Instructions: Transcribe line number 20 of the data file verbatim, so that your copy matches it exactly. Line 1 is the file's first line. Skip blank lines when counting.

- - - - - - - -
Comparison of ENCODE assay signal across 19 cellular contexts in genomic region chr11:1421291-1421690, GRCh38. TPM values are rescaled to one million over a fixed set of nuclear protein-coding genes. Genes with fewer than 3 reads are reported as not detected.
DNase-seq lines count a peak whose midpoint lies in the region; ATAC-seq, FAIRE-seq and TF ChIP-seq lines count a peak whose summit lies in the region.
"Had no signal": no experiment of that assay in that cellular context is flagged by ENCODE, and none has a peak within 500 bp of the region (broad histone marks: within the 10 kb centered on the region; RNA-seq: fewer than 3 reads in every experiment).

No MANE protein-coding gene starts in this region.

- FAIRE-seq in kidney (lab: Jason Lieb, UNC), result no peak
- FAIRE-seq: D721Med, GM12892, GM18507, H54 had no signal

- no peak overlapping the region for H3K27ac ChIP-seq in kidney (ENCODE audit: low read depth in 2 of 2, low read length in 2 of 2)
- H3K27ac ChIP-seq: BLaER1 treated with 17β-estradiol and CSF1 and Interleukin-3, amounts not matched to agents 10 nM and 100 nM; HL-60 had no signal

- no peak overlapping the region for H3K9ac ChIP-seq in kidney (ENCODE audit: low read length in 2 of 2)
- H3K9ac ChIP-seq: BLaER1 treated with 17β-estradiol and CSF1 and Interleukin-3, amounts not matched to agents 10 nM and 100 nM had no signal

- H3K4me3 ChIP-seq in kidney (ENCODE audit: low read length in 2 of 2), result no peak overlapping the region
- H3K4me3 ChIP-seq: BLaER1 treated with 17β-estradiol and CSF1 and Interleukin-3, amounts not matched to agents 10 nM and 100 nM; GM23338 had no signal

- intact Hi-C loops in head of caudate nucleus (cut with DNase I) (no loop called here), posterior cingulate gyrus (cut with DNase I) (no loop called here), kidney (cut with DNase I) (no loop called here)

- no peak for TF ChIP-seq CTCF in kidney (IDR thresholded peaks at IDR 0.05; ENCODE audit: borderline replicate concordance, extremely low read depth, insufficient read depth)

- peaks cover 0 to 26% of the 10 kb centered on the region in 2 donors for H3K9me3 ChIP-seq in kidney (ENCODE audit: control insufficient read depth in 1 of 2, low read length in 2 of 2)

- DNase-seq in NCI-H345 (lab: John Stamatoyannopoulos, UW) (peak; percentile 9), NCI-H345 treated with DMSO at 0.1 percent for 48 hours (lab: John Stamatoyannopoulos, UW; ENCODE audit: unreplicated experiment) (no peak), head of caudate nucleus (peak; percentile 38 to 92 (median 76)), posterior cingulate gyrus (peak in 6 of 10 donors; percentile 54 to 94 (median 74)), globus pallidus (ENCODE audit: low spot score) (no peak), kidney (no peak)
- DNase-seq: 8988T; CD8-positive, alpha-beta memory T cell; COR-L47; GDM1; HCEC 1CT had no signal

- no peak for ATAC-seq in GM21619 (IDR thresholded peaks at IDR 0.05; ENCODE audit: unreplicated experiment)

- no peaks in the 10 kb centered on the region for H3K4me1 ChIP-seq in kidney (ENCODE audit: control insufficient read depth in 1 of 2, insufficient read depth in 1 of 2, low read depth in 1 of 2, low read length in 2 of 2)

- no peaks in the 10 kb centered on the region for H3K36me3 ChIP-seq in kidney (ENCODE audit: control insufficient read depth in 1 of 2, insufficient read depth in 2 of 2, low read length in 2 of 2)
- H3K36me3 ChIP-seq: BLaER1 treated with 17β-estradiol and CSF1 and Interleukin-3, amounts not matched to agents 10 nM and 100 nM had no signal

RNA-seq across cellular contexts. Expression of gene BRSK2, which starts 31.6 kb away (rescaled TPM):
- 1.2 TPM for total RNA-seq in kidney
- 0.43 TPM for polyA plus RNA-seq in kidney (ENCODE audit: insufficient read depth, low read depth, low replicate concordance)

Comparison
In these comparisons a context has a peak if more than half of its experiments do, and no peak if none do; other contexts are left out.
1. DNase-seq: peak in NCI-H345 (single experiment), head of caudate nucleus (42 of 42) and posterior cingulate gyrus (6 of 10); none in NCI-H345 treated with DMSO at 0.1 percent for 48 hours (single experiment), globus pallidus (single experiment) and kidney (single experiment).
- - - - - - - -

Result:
- no peaks in the 10 kb centered on the region for H3K36me3 ChIP-seq in kidney (ENCODE audit: control insufficient read depth in 1 of 2, insufficient read depth in 2 of 2, low read length in 2 of 2)